Bill aims to raise funds for mental health care

By Mark Rivera

Students with mental health on the mind might soon find an improvement in University counseling.

Sen. Dick Durbin, D-Ill., introduced the Mental Health on Campus Improvement Act in July. If passed, the bill will create a federal grant program making funds available to colleges and universities for outreach, identification and treatment of students with mental health problems, according to the American Psychological Association’s Web site. Although extra funds for mental health on campus would be appreciated by the University Counseling Center and McKinley Health Center, the University already has a wide range of options for those in need.

“With more funding, we would be less stretched,” said Deidre Weathersby, clinical counselor at the Counseling Center. “But we have an incredibly talented staff.”

The center utilizes 20 to 22 clinicians, mental health care professionals who lead group psychotherapy and individual therapy sessions, Weathersby said.

But whether or not mental health programs adequately serve the entire campus is unclear.

Get The Daily Illini in your inbox!

  • Catch the latest on University of Illinois news, sports, and more. Delivered every weekday.
  • Stay up to date on all things Illini sports. Delivered every Monday.
This site is protected by reCAPTCHA and the Google Privacy Policy and Terms of Service apply.
Thank you for subscribing!

“I think everybody on campus would say ‘I wish (treatment) was a little better,’ but compared to the surrounding community, it’s 10 times better,” said Dr. David Lawrance, medical director for the McKinley Health Center.

“If there’s an emergency, we will see you today,” he said.

However, if there’s a problem that neither organization can properly handle, they will not hesitate to refer individuals to community mental health facilities who can meet their needs.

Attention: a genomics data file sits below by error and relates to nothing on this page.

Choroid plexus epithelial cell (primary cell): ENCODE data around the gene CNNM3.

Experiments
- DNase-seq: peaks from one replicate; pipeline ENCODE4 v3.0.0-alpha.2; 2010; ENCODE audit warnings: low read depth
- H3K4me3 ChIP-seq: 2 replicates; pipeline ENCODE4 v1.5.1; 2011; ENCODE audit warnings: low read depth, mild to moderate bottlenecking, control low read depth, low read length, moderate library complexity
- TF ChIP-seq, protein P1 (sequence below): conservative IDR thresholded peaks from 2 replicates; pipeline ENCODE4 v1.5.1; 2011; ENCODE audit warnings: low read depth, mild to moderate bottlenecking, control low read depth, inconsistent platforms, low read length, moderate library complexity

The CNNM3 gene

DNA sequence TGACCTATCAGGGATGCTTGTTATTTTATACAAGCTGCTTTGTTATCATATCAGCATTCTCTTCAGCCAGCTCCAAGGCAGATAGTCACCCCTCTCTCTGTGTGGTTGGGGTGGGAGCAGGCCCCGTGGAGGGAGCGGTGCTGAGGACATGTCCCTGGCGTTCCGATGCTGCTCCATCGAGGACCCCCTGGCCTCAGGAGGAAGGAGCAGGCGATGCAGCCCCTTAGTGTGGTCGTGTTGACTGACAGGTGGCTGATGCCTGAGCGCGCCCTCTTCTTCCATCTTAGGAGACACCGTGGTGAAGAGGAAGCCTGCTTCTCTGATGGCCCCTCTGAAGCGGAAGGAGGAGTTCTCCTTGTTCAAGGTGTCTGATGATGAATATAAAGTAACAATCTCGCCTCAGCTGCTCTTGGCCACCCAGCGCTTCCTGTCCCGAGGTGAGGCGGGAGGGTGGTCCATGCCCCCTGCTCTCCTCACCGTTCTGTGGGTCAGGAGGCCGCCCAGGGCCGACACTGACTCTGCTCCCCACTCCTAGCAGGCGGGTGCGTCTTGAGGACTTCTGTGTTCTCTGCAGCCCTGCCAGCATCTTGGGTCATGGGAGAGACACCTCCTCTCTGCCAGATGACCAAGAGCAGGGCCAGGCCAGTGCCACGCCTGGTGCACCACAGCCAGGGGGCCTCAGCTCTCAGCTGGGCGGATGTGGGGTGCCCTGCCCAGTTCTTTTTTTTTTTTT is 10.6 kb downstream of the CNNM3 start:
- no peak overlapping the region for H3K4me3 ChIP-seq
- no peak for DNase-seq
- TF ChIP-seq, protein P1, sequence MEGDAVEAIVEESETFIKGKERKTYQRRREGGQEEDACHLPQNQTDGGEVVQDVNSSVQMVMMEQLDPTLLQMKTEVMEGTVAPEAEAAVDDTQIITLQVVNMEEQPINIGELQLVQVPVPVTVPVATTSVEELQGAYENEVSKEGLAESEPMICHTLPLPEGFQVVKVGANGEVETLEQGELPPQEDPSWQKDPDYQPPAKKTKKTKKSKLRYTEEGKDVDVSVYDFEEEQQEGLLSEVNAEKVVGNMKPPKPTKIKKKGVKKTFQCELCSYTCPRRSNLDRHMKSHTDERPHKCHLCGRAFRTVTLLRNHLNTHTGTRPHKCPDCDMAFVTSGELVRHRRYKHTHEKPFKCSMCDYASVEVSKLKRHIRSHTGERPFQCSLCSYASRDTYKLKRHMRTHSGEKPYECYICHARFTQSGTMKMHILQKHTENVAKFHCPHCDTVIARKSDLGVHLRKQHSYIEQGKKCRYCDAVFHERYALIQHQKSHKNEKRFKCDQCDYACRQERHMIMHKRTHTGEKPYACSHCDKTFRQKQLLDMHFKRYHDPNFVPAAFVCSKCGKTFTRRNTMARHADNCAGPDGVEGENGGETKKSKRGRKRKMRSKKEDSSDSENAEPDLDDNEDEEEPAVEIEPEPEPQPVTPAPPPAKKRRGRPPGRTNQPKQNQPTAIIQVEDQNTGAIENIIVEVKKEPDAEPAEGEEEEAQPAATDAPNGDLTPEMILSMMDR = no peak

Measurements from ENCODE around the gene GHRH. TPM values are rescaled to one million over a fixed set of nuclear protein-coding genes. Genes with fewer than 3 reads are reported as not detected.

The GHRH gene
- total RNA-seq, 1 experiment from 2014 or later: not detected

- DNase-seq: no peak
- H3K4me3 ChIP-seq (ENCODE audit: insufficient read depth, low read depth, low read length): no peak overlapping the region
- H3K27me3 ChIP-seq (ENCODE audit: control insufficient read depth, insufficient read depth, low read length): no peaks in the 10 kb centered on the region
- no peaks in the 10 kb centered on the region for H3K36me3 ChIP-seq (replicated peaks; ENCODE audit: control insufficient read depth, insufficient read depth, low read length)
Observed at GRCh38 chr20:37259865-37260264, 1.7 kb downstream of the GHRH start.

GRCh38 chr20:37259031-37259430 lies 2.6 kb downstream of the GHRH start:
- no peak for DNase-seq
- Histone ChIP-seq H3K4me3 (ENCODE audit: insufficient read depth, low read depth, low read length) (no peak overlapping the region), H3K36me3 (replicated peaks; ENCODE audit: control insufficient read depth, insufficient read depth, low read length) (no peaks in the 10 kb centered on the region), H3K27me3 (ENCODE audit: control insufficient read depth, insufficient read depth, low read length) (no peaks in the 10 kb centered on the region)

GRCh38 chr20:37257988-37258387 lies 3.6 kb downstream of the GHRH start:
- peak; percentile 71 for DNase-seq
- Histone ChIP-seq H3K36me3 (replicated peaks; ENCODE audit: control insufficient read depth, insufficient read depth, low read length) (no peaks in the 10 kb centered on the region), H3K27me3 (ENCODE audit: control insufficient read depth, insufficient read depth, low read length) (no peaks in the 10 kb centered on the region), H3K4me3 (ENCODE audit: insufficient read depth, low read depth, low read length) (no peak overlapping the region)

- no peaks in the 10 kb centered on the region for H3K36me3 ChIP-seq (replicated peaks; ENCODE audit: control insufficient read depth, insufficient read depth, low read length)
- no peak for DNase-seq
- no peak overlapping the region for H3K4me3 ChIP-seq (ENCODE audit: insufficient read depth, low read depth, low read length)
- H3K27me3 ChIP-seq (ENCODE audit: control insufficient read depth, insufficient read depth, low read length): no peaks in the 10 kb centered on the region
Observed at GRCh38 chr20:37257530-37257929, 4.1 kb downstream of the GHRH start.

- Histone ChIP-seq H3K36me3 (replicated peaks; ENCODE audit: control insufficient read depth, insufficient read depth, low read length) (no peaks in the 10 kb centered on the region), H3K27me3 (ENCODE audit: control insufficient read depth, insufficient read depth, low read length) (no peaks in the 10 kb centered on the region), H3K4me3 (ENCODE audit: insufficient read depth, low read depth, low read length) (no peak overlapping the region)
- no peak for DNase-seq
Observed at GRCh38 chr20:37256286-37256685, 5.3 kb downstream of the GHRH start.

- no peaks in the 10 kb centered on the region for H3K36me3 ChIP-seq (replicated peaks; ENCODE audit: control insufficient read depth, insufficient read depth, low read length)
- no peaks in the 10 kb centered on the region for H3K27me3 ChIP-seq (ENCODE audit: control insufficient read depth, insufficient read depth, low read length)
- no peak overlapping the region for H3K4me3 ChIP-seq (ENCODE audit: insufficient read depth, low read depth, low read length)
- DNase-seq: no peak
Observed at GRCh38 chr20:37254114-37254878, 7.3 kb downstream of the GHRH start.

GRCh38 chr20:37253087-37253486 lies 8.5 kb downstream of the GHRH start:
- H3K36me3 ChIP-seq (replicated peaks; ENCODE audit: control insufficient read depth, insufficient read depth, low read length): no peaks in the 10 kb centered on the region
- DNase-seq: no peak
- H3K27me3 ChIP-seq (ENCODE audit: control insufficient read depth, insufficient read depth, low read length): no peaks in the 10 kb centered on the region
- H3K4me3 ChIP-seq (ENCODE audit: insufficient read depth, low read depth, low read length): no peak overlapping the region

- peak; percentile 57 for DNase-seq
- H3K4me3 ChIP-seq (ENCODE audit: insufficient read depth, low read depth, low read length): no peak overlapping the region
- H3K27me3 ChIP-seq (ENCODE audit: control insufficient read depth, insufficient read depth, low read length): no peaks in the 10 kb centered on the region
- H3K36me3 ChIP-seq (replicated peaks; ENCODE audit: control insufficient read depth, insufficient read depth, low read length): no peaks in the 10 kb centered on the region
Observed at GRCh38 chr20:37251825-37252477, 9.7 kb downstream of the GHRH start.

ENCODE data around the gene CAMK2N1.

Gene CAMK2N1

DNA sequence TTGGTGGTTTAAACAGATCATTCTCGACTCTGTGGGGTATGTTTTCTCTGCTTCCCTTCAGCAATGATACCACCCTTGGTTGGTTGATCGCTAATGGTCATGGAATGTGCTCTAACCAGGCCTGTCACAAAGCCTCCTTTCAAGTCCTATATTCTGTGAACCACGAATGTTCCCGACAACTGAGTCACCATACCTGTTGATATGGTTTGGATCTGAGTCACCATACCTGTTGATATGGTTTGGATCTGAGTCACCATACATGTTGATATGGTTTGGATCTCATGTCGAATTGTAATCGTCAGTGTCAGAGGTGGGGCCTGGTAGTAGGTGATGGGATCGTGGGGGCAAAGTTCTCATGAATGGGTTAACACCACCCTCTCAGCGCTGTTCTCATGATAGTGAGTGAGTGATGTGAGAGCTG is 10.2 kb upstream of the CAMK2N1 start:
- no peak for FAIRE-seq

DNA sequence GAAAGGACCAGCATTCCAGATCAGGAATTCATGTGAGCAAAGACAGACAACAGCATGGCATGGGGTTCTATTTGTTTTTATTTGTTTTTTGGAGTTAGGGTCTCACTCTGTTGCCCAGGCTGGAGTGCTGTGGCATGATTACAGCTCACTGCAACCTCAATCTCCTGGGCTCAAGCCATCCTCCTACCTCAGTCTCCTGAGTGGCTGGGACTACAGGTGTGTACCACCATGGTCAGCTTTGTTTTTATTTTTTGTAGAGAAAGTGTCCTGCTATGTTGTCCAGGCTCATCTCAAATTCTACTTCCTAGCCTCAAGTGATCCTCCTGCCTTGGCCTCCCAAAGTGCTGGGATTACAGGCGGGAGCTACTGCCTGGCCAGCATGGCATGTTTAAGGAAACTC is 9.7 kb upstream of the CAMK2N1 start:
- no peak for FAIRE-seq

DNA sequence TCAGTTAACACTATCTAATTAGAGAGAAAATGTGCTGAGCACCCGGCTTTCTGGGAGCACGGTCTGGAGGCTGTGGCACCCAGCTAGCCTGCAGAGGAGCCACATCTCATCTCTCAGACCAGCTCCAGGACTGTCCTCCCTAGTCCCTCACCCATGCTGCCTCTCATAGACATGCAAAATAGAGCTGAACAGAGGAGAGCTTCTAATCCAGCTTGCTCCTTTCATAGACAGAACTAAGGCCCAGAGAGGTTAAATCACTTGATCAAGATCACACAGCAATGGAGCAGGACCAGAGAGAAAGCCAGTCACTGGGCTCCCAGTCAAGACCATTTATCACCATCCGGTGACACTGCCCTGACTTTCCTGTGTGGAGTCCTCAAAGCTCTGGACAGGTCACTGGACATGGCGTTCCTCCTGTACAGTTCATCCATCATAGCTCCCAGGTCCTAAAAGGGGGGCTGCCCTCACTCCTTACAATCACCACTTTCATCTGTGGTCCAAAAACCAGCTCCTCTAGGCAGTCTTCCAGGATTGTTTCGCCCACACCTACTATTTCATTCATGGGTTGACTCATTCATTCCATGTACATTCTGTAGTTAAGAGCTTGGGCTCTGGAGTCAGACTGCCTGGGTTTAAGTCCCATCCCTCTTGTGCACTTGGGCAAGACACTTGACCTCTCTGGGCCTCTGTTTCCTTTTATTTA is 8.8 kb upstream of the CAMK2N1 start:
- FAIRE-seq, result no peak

Weathersby said they work closely with the community and the McKinley Health Center.

Both Weathersby and Lawrance agreed that if any funds were to come, they would be used for a larger clinician staff.

However, Ravi Yada, a freshman in Engineering, thought that if funds were to aid University mental health programs, they should be spent on advertising.

He said that if all mental health programs were more like “ACE IT,” the Counseling Center’s mandatory alcohol awareness program, more people would know where to go when they face problems.

Rohit Soni, sophomore in Engineering, agreed.

“People should know about (the center),” he said. “I’m a sophomore, and I didn’t even know about it.”

But increasing student education about mental health is a top priority for the center.

“Many of our outreach programs are educational,” Weathersby said.

The center offers a program to train para-professionals, students from all departments and majors who want to help their peers, she said.

Although it is difficult to satisfy every student mental health need, the center is hopeful.

“The truth is, everybody who needs help doesn’t walk through our doors,” Weathersby said. “We want people to realize they are part of a community, and if we all learn our roles, we can look out for one another.”